A national coffee competition, featuring local and national coffee barista and brewers, is coming to Kansas City this week. The U.S. Coffee Championships (USCC) Qualifying Event will host the qualifying rounds for the U.S. Barista Championship and the U.S. Brewers Cup at the Kansas City Convention Center from February 2-5, 2016.
Winners in these KC qualifying rounds will compete in the national USCC in April in Atlanta. The public is invited to watch the country’s top baristas and learn about the finer points of barista craft and artistry. Baristas from Kansas compete in the Western Conference, while Missouri falls in the Eastern division.
Local baristas slated to compete in KC include Michael Schroeder from Oddly Correct coffee roasters, Kansas City, on February 2nd at 5:38 pm; David G. Hall, Kaldi’s Coffee Roasting Co., Kansas City, on Feb. 4th at 2:10pm; and Levi Roye, Post Coffee Company, Lee’s Summit, Mo., on Feb. 5th at 1:30 pm. Schroeder, a 32-year-old coffee roaster and delivery bicyclist at Oddly Correct who plans to compete in the Barista and Brewing Cup competitions, is a multiple regional finalist in past USCC events.
During the barista competition, Baristas will compete and demonstrate their espresso beverage-making skills. The barista must prepare and serve two espressos, two milk-based drinks and two signature drinks. Any ingredients may be used in the signature beverage preparation except alcohol, alcohol extracts or by-products, and controlled or illegal substances. Competitors have 20 minutes to practice, 10 minutes to prepare, 10 minutes to perform and 10 minutes to clean up. They will be evaluated by two sensory judges, two technical judges and one head judge.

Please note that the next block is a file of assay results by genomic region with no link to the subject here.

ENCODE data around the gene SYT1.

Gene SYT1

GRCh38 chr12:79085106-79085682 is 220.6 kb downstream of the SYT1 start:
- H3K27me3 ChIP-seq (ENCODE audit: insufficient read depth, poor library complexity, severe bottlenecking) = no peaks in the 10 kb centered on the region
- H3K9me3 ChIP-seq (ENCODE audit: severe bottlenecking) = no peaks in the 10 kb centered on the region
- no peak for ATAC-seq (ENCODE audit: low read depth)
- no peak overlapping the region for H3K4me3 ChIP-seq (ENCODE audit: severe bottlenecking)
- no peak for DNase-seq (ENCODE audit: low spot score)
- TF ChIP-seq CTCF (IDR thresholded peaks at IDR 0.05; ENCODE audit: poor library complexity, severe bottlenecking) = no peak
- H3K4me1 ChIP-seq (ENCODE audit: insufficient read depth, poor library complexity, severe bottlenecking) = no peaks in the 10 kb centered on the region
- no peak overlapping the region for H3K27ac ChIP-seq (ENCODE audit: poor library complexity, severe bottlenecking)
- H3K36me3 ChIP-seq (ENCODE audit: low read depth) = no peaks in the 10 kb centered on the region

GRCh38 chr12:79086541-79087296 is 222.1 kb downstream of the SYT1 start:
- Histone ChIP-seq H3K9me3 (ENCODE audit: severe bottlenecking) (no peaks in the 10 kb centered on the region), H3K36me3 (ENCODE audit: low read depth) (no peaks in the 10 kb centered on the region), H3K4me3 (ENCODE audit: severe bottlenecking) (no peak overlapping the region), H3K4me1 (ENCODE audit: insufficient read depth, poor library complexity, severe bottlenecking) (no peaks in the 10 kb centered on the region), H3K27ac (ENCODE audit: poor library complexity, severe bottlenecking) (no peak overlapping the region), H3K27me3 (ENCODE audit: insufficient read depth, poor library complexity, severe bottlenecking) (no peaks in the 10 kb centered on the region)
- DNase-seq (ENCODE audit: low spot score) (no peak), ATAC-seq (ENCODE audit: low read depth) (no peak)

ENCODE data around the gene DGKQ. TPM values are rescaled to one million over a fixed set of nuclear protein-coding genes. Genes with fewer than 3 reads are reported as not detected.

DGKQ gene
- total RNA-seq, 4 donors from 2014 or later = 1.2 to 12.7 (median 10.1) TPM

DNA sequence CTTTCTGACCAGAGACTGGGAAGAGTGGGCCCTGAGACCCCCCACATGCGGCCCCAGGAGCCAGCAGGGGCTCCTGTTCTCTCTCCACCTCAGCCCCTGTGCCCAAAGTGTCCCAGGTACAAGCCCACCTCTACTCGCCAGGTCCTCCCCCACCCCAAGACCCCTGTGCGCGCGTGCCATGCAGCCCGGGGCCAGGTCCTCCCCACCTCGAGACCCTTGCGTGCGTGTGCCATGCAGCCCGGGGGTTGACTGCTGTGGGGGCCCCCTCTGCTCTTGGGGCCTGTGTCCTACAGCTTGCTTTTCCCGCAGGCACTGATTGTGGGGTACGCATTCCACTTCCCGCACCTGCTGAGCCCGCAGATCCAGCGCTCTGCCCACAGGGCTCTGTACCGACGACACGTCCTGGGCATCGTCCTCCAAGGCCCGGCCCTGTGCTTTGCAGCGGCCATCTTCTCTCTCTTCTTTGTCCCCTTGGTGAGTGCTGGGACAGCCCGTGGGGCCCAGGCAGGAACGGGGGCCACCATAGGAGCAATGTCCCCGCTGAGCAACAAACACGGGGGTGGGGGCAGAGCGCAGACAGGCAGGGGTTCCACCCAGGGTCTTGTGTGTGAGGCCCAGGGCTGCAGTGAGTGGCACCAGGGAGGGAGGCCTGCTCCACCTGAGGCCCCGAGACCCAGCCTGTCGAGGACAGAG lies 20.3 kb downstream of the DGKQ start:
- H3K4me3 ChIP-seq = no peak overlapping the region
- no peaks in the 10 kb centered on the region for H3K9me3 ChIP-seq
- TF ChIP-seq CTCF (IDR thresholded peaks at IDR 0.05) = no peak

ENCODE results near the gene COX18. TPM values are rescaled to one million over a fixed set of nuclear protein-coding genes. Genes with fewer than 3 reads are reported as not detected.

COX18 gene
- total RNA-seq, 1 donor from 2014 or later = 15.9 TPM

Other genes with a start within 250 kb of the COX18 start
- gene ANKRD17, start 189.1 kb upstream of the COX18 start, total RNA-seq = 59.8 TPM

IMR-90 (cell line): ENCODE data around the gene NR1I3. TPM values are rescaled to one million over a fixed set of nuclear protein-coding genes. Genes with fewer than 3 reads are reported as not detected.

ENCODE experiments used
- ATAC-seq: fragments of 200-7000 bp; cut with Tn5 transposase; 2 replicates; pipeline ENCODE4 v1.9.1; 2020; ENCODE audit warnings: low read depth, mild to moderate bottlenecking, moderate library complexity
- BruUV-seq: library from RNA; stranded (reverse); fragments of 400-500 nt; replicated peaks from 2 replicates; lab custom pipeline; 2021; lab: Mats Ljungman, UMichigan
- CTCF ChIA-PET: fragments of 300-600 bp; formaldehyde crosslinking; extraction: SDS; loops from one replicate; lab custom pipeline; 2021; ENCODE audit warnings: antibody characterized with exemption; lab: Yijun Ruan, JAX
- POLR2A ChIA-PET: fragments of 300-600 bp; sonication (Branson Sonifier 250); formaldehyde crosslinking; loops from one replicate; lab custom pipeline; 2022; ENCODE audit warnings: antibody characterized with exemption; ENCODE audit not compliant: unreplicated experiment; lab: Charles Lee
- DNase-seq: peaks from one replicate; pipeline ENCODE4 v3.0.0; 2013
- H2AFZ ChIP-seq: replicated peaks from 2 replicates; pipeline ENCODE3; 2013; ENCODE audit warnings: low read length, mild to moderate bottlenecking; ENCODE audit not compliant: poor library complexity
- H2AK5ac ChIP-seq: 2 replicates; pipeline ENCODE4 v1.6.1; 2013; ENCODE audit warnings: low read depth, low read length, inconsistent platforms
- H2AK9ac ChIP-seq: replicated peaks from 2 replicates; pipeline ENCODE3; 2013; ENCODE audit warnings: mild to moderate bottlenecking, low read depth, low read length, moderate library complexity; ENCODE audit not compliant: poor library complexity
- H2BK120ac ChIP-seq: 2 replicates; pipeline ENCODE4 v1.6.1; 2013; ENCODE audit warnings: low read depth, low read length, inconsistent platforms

Meanwhile, the brewing competition will focus on the art of manual coffee brewing. At the regional competition, competitors are judged in both rounds at the qualifying event. “One compulsory seven-minute round involves use of a mystery coffee and no presentation. It’s the same coffee used by all competitors,” said Kate Blackman, director of coffee at Parisi Artisan Coffee, who will serve as one of the judges. “With the open service round, competitors use their own coffee and a prepared presentation up to 10 minutes.”
Blackman, who has judged the barista competition at the regional and national levels over the past 10 years, offers these particulars: “For espresso, we consider taste and tactile balance as well as the accuracy of their flavor descriptors. If a competitor says ‘I’ll taste pecan, crème brûlée, and candied orange peel,’ then that needs to come through in the espresso I’m served,” Blackman explains. “For milk-based drinks, is the latte art present? Does the milk have a rich, ‘white chrome’ sheen to it? Also, we look at taste balance between rich sweet milk and espresso and accuracy of flavor descriptors.”